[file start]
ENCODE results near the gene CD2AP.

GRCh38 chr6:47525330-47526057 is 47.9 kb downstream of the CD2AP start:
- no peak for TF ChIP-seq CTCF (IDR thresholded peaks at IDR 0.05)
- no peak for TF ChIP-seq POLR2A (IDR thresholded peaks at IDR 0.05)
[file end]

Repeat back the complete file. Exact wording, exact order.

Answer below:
ENCODE results near the gene CD2AP.

GRCh38 chr6:47525330-47526057 is 47.9 kb downstream of the CD2AP start:
- no peak for TF ChIP-seq CTCF (IDR thresholded peaks at IDR 0.05)
- no peak for TF ChIP-seq POLR2A (IDR thresholded peaks at IDR 0.05)